When she returned to the United States, Allison extended her time in the EOC to support efforts in Guinea from the health promotion team in Atlanta, GA. This gave her the opportunity to leverage CDC resources to create needed messages and tools for use in the field. The health promotion team here supports staff in West Africa with Ebola-related communication research, planning, development, and evaluation.

Although there were challenges working in Guinea, Allison says that she found it very rewarding to work with such kind, committed, and patient people on such an important cause.

“I feel deeply enriched by my experiences working with communities and committed partners in the field. I am humbled and awed by the strength of the Guinean people – particularly the Ebola-affected families who have endured losses beyond what most of us can imagine and who continue to face stigma, discrimination and challenges meeting basic needs.”

Finally, she says “I’d also like to give immense credit to my CDC colleagues who have and currently are deployed to West Africa, working tirelessly, with a focus on getting to zero. With their passion, commitment, and perseverance, we are closer than ever to reaching this goal.”

Ebola (Ebola Virus Disease): Health communication in Guinea and Atlanta


Allison Friedman, Gary Cobb, Arthur Hudson, and Drenda Morrissette, John Saindon and Brian Bird, Karen Wong, Angela Dunn, Brant Goode

Good Ebola (and foodborne illness) advice: don’t eat poop

We used to use don’t eat poop as a secondary barfblog tagline. Then it was don’t eat uncooked poop.  New York TV, anchor Errol Louis of NY1 has resurrected the advice in reference to the city’s first Ebola case:

If you came across some strange mucus or feces or something out there on the street, on the subway, or anywhere else, don’t eat it. Don’t let it get into your body, don’t touch it.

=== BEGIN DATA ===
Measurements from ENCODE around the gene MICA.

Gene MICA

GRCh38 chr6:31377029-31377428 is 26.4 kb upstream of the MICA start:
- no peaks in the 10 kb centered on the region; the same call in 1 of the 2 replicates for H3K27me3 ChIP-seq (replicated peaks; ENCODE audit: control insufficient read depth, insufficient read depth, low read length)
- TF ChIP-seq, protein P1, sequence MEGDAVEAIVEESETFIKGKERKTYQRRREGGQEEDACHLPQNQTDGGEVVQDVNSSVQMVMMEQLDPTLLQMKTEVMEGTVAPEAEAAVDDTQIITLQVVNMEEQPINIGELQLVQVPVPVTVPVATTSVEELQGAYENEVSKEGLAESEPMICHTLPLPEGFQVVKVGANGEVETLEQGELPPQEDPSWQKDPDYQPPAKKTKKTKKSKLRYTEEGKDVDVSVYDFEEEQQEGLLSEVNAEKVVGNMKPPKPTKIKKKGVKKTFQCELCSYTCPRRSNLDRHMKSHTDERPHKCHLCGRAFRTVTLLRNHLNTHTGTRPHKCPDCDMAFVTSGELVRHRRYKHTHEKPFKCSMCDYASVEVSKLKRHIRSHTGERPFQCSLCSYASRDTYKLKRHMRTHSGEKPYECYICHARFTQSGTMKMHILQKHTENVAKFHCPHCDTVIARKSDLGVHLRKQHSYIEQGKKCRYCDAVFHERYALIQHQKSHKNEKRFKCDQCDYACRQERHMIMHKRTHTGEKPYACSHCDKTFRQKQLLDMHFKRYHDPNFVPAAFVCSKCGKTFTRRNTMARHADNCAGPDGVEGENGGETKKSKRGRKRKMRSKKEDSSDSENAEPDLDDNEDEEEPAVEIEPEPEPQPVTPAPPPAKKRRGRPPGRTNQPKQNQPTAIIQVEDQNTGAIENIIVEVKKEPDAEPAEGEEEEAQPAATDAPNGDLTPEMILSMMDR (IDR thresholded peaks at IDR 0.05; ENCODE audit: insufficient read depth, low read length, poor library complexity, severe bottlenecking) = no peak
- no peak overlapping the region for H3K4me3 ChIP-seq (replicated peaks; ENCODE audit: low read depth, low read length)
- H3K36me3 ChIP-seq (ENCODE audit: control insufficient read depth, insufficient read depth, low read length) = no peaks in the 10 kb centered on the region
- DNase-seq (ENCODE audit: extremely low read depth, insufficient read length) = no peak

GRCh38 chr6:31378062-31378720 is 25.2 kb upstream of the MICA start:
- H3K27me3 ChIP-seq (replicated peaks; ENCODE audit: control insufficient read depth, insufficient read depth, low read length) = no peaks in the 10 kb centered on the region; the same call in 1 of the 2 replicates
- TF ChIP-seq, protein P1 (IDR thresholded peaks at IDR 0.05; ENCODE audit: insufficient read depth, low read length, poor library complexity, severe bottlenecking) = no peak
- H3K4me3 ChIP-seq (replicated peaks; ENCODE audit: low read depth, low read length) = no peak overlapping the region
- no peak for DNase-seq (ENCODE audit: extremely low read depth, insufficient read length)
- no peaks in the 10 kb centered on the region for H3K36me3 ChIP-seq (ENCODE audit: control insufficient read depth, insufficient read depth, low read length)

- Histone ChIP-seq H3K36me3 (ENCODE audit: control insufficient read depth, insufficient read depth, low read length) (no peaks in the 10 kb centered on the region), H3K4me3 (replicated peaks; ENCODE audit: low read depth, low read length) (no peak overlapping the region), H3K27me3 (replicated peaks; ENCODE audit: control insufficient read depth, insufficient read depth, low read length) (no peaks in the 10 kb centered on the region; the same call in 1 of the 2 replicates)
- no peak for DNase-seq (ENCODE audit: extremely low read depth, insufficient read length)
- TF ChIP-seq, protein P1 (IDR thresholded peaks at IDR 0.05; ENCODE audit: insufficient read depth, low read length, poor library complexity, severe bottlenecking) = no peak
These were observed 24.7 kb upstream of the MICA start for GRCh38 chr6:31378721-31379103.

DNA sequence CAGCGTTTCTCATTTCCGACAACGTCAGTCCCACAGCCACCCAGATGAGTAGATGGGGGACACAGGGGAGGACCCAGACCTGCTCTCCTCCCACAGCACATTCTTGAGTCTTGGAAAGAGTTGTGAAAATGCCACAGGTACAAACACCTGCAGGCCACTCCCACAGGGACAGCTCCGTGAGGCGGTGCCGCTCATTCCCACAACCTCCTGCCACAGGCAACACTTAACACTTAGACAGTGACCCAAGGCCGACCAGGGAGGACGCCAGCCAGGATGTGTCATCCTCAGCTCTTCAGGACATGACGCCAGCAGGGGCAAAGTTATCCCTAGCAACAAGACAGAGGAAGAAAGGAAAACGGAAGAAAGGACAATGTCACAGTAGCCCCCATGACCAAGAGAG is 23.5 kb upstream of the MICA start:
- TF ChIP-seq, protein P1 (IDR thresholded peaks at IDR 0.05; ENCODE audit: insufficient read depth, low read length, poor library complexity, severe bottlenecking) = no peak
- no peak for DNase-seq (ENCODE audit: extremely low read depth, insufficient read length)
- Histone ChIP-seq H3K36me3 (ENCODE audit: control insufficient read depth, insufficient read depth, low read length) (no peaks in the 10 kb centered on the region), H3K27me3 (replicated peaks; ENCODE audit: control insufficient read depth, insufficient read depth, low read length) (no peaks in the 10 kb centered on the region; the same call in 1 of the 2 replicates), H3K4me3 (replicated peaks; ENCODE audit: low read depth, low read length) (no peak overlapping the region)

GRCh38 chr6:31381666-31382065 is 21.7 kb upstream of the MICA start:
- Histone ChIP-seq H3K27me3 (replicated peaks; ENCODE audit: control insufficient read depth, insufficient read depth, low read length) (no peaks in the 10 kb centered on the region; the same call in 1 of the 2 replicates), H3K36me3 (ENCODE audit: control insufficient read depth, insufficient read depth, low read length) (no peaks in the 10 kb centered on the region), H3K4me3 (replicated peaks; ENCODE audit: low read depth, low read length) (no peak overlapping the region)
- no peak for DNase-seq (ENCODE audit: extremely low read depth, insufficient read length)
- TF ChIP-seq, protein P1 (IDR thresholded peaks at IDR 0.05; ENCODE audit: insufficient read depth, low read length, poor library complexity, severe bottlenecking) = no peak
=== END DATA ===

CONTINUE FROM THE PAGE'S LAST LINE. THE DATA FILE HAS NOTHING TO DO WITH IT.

Good call.


Ebola: Now is the time for discreet barfing

Sometimes I can handle vomit like a pro. Landing from a three-hour flight and when the plane touched the tarmac, my daughter was spewing. I had the bag and calmly departed the plane.

Image10Other times, the smell is enough  to set me off like the pie-eating scene in Stand By Me (left, exactly as shown).

And it’s much more likely to be Norovirus than Ebola.

Barf stories are now everywhere with this ebola thing, and anyone who vomits better be discreet or they will end up wrapped in plastic.

Emirates Flight 237 was surrounded by emergency service vehicles at Boston Logan Aiport as haz-mat teams boarded the plane.

The flight originated in Dubai.

None of the people on board the jet were thought to have come from West Africa.

At 9:44PM passenger Tracy Barahona tweeted: “Ok just announced that all patients of concern have been removed from plane.”

A spokesman for the airport said the five passengers were “exhibiting flu-like” symptoms.

The ill passengers are believed to be Saudi Arabian.

The first lab tests of a Kansas City, Kan., man admitted to the University of Kansas Hospital on Monday indicate that he does not have Ebola, the hospital said Tuesday.

The man will remain in a hospital isolation unit until results of confirmatory tests by the federal Centers for Disease Control and Prevention become available in the next day or two. Hospital officials are hopeful.